Thursday, April 17, 2003

Here's a thought:

While there's no doubt that many of the archeological treasures that were looted over the last week-or-so have been destroyed, many (possibly most) may not have been. Pretty much everybody who is in charge in Iraq (for what that's worth) is no doubt going to be anxious to have these things returned to the Iraqi people as a whole, safely kept within the museums within which they belong. However, a "get tough" law and order approach to this will be possibly more trouble than its worth, as it'll be fairly simple to smash/burn/whatever the artifacts, and I for one don't give a rats ass about punishment as opposed to getting those treasures back safely.

So whoever does eventually run the show over there, I have a suggestion: complete amnesty for those that return the artifacts, including (perhaps) a reward for their safe return. Does this mean that this may reward thieves? Yes, but punishment of theft, no matter how great, is of vanishing importance compared to the historical record itself. It would also set them apart from Saddam's regime, who would have no doubt taken a hard (read: murderous) line on anything like this, and the shock of the differing treatment may do wonders for convincing people that the new boss is not the same as the old boss.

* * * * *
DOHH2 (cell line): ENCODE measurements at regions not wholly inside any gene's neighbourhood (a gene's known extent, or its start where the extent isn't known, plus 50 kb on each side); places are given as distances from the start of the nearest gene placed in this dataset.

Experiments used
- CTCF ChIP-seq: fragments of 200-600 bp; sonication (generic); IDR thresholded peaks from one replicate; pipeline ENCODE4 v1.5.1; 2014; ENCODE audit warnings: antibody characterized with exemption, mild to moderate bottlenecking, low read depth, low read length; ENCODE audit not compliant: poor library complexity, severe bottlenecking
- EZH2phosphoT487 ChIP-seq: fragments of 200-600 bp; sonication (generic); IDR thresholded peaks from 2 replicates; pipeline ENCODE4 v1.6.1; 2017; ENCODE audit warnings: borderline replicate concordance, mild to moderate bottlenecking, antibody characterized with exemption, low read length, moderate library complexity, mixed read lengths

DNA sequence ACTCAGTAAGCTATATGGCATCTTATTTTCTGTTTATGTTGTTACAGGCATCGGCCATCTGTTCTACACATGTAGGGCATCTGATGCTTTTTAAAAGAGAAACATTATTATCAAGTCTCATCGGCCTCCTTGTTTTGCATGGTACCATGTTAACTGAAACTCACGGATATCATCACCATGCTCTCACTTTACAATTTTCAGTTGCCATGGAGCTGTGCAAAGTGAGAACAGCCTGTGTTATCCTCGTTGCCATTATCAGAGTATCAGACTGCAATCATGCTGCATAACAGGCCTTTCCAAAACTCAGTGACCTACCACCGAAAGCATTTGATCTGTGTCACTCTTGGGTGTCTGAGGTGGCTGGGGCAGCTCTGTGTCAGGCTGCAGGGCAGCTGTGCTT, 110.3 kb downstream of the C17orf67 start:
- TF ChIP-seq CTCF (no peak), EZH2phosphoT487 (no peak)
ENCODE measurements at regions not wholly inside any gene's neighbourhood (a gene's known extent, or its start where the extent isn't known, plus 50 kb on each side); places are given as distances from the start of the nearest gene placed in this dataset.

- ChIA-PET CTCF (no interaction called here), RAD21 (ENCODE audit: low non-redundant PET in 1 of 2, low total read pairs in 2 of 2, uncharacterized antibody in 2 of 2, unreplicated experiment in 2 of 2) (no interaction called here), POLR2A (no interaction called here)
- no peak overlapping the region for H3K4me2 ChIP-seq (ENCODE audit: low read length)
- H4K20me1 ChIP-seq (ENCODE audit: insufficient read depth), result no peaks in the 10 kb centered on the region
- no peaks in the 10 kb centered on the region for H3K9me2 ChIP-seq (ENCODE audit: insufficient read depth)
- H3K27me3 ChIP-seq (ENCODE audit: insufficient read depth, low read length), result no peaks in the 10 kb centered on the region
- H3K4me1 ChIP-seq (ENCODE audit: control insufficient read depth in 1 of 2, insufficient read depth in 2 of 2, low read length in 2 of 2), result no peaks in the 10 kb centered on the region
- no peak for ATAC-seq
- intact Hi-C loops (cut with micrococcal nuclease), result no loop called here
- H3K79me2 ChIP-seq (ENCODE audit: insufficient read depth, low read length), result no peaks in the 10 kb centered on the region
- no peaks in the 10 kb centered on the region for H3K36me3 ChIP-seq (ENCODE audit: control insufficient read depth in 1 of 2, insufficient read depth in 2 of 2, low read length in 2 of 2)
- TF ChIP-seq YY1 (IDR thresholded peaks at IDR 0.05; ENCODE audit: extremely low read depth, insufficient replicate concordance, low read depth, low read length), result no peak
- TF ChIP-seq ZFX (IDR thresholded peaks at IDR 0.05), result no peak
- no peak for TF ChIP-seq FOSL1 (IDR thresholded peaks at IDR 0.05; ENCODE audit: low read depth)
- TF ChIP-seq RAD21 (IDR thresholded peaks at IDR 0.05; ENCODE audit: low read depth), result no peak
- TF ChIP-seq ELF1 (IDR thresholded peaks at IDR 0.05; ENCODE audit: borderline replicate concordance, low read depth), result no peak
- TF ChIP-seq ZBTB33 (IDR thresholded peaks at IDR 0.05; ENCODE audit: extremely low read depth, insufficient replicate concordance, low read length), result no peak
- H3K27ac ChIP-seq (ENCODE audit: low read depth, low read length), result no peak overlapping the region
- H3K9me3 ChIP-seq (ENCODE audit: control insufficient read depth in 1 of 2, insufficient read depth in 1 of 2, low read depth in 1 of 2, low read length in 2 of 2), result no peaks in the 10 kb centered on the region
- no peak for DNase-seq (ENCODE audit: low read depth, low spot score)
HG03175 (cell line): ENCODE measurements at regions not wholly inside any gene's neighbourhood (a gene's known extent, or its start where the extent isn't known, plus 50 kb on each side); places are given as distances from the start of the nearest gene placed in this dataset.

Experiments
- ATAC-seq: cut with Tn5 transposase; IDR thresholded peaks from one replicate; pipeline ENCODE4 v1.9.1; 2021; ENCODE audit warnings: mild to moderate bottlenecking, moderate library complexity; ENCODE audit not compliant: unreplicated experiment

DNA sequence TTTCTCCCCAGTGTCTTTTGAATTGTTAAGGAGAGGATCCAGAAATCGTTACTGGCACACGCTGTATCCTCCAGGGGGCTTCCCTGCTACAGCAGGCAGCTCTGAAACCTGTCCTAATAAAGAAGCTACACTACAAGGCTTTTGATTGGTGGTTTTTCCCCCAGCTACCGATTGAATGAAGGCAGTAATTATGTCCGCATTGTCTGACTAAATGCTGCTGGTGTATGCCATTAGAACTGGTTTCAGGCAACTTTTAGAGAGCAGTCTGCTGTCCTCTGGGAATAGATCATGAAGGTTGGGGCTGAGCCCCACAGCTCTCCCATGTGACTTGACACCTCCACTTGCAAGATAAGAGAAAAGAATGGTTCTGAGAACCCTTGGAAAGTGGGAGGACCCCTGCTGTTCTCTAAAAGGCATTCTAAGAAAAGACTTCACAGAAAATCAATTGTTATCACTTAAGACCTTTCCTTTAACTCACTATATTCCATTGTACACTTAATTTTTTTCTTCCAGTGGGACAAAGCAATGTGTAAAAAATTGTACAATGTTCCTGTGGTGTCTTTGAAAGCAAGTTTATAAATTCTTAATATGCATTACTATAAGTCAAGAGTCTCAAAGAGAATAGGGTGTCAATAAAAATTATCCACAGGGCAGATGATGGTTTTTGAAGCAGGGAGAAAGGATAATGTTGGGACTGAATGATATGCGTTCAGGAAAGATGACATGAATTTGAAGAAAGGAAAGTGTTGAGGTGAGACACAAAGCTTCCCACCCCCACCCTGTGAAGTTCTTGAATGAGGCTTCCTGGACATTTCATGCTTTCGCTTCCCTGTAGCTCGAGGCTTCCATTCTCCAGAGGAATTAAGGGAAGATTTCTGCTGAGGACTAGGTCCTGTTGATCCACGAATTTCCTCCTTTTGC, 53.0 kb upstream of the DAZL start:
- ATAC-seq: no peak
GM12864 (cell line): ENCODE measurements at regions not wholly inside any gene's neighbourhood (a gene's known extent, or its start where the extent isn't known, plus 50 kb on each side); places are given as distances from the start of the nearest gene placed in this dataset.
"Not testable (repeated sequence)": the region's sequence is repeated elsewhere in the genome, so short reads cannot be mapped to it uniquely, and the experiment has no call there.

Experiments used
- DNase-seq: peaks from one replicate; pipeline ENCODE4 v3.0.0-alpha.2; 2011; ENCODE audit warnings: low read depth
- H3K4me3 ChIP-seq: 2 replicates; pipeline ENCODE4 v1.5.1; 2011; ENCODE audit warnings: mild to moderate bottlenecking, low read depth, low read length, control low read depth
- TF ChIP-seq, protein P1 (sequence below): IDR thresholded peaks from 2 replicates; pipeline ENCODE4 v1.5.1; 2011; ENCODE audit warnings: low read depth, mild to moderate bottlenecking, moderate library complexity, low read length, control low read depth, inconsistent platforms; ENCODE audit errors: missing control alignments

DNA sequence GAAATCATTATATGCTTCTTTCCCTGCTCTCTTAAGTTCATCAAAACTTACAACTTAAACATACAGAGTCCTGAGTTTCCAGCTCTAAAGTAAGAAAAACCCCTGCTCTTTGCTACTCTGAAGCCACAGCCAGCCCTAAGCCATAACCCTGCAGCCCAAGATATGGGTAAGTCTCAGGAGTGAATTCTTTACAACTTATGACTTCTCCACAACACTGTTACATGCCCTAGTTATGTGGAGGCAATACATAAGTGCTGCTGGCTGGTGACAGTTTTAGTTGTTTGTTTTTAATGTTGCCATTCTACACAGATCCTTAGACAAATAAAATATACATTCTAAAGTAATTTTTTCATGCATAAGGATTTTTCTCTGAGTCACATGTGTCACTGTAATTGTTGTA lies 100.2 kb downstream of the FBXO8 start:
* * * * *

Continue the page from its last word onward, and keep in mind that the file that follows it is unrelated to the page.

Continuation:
If this step has already been taken, then fine, no problem, great minds and suchlike. If it hasn't, however, it should be considered. This is the history of civilization here, and it's more important than vengeance.

Edit: that being said, some thought should be given as to the larger responsibility here. I had thought that this was an unanticipated accident. According to this, however, we appear to have ended up in another situation where the basic incompetence of the Bush administration is demonstrated, and its the one thing that Bush was supposed to be good at: they never, ever listen. At least, to anyone outside the Movement.

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